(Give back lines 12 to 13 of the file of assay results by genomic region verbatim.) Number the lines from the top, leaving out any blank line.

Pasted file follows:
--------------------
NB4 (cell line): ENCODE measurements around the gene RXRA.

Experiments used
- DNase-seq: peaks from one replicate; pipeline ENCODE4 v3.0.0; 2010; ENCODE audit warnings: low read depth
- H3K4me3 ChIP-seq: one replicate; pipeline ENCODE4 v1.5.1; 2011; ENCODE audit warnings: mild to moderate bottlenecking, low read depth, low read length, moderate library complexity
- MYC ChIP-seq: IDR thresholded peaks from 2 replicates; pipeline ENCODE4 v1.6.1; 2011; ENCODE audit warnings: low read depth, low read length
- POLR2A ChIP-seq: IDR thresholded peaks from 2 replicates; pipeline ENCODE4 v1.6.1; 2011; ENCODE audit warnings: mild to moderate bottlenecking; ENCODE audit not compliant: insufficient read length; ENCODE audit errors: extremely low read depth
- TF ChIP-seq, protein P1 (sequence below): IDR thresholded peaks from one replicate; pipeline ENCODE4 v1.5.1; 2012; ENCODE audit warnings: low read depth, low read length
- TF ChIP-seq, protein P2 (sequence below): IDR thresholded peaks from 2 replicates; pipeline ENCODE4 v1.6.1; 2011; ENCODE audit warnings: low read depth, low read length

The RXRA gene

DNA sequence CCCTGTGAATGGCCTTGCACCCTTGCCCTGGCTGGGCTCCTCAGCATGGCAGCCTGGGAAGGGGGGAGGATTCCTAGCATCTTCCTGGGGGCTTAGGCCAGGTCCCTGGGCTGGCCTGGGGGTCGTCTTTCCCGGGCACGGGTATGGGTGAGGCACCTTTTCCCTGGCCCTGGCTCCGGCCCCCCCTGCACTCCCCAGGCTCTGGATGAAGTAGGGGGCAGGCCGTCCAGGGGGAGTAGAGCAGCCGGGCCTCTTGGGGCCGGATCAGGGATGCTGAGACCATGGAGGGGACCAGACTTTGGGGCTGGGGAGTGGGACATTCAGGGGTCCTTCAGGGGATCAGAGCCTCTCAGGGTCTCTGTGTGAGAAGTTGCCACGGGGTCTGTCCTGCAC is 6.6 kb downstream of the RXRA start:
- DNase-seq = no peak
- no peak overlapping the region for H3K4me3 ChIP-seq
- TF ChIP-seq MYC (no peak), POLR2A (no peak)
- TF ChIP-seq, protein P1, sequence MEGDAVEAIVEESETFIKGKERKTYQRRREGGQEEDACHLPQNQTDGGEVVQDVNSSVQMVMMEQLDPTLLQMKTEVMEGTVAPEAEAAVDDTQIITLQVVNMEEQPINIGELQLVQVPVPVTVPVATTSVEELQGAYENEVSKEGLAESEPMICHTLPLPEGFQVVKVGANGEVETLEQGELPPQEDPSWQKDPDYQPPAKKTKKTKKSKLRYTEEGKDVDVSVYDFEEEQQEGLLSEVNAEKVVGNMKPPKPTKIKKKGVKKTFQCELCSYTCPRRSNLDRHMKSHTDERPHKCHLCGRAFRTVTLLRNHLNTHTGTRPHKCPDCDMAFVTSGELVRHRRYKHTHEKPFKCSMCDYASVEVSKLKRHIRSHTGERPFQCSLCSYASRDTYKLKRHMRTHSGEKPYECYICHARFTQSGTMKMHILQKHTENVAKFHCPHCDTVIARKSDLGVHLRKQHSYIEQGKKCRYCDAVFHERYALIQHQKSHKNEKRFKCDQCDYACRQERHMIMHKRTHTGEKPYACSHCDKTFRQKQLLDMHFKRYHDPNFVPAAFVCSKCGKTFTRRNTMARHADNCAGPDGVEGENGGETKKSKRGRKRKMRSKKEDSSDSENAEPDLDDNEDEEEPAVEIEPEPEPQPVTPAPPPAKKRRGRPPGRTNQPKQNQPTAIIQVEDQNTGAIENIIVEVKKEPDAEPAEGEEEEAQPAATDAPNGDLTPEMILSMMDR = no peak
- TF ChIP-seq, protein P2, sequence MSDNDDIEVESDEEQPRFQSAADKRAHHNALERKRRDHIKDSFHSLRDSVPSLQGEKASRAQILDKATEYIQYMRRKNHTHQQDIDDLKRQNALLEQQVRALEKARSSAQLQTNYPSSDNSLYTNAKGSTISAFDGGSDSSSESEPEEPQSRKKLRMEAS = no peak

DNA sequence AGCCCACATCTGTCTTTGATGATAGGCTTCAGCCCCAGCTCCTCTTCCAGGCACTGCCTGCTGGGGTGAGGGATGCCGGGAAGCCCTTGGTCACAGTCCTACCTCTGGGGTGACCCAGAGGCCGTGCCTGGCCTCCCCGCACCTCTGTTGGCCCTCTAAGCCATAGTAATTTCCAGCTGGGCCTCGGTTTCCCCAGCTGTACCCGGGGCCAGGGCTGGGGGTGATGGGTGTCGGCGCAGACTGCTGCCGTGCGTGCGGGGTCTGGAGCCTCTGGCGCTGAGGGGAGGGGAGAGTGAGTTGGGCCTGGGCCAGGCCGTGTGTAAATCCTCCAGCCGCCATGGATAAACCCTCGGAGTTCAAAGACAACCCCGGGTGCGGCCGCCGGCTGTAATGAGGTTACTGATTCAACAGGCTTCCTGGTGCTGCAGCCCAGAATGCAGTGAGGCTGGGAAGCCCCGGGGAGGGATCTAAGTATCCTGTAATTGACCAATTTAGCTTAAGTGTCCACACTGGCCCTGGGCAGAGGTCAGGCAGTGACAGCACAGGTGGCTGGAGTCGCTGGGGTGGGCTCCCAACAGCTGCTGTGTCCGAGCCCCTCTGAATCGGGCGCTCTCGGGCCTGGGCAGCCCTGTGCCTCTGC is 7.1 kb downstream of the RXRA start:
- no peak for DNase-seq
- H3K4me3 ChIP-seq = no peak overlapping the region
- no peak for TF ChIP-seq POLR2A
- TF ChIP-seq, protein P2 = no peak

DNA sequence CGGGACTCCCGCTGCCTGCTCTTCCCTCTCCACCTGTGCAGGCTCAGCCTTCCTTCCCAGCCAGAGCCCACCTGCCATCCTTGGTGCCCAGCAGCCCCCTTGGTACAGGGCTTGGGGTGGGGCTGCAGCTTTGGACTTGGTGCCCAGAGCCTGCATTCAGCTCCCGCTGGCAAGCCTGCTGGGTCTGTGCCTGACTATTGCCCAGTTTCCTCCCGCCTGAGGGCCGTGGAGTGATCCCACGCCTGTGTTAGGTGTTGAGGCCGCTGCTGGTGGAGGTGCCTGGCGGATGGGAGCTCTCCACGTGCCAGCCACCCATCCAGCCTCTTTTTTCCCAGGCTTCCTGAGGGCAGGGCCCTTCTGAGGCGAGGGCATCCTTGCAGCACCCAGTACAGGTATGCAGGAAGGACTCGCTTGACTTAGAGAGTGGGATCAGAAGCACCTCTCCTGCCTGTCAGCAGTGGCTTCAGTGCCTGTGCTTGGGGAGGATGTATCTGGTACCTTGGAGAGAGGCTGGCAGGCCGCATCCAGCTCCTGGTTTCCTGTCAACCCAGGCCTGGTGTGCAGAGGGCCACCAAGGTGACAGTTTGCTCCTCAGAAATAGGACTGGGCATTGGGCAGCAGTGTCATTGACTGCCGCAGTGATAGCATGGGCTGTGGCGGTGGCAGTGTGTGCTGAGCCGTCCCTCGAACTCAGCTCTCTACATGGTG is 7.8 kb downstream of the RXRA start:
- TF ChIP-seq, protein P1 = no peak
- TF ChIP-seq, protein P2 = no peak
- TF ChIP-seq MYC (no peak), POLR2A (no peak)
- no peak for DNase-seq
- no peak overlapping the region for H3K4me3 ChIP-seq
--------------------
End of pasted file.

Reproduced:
- no peak overlapping the region for H3K4me3 ChIP-seq
- TF ChIP-seq MYC (no peak), POLR2A (no peak)